There are also signs that the confusion of previous attempts was less apparent in the roll-out of the 2012 TFF. From a standing start, the education system responded quickly to the government’s August 2011 announcement that it would abolish tuition fees. In January 2012, the department distributed a circular outlining how the subsidy would be administered. This circular was turned into a policy manual – the Fee Free Tuition Policy Management Manual [PDF] – which was distributed to schools. The manual set out the key roles and responsibilities of schools in administering the subsidy.
Our study suggests that most schools abolished their fees in line with these policy prescriptions: according to school principals in 2011, on average, official tuition fees were K97 per school, in 2012 this reduced to K9, suggesting that a small number of schools did not abolish tuition fees. While there was some variation between provinces, on average, project fees remained constant.
Compared to attempts at free education in 2002, more of the community were involved in the management of the subsidy – a requirement of the TFF policy. The number of Grade 5 teachers saying that the community-run Board of Management had most say over the subsidy doubled between 2002 and 2012. 70 percent of Parents and Citizens Committee members knew that subsidies to their school had increased between 2011 and 2012. This suggests that the community and schools were mostly informed about the subsidy and had a greater say over how it was spent, although there is room for improvement, as we discuss in the report. In particular, Board of Management committees need better access to school financial information, especially when principals leave the school.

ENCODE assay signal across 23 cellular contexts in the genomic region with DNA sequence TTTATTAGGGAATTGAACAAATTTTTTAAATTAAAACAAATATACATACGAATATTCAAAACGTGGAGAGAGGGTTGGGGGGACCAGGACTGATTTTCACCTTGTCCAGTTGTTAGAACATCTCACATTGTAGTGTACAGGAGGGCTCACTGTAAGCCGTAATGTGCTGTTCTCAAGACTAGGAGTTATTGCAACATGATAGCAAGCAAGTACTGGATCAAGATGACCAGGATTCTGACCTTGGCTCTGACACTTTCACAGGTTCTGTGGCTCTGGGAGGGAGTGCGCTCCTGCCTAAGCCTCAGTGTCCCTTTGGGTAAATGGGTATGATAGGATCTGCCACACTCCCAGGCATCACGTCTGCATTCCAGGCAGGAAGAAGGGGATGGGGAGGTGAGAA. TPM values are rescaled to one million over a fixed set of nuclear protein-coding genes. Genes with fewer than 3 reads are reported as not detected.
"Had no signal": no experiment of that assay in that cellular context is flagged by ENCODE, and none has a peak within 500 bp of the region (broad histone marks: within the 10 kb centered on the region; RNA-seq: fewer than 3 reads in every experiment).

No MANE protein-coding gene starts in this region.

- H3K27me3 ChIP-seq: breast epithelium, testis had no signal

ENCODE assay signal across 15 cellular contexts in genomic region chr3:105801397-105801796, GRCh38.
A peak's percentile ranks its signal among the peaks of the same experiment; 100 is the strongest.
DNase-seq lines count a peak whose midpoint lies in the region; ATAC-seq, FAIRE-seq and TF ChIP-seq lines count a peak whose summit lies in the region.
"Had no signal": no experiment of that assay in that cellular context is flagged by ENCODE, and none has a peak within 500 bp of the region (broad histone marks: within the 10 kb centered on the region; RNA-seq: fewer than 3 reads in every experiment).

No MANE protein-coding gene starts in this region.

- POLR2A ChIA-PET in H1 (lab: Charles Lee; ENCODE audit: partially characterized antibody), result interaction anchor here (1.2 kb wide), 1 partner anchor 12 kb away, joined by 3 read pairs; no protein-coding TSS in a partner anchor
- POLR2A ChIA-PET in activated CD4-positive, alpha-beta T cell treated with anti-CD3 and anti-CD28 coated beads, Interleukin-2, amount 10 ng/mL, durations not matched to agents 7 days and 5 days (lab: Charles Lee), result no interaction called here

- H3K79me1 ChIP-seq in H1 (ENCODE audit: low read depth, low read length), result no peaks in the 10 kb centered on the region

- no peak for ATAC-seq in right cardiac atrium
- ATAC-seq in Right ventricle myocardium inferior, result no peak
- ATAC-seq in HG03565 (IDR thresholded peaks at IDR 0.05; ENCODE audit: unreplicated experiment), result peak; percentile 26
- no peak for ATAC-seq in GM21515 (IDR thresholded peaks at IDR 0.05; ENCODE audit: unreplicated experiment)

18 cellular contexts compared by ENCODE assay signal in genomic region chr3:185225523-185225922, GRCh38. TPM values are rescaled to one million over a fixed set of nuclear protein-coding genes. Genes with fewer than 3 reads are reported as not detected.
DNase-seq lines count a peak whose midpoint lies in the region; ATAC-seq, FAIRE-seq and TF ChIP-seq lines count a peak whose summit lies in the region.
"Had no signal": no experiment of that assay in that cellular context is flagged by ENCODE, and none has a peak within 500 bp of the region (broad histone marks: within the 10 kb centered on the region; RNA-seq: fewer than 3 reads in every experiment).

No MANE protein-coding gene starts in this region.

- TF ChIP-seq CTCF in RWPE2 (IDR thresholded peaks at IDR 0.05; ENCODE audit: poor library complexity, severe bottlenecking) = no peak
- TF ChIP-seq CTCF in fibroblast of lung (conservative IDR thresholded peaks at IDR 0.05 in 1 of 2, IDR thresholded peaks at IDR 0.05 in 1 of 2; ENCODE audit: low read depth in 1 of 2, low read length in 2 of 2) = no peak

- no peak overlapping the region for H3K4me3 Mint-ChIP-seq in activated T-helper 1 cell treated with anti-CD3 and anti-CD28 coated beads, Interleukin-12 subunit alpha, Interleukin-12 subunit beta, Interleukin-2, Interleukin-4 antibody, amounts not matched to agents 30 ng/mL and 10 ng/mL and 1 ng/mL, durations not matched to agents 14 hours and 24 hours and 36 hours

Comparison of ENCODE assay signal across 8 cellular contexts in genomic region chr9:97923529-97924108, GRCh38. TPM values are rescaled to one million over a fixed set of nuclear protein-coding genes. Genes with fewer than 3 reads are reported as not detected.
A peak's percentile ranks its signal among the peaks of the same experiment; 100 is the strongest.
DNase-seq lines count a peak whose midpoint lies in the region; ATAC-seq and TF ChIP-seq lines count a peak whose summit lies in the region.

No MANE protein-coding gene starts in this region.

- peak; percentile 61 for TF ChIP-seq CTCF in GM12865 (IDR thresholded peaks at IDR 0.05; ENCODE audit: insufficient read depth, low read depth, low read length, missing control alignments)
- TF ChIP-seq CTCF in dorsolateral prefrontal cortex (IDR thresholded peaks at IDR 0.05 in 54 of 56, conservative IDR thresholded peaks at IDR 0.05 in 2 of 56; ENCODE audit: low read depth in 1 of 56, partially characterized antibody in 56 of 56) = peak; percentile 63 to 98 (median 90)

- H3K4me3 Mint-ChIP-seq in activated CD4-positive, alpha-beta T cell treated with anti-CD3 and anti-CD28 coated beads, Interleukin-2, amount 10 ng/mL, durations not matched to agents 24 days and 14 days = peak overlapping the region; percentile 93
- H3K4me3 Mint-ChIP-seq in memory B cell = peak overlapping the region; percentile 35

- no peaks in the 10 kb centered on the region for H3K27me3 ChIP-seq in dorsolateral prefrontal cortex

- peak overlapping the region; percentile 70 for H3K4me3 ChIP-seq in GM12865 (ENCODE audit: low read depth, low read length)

The TFF has also benefitted from PNG’s recent political stability and economic growth. Previous attempts to implement fee-free education policies were cut short by changed political circumstances. Incoming governments saw school subsidies as soft targets for cost-cutting measures and, citing concerns about affordability, promptly abolished them. This hasn’t happened since the TFF was implemented in 2012, making the TFF the longest running free education policy in PNG’s history.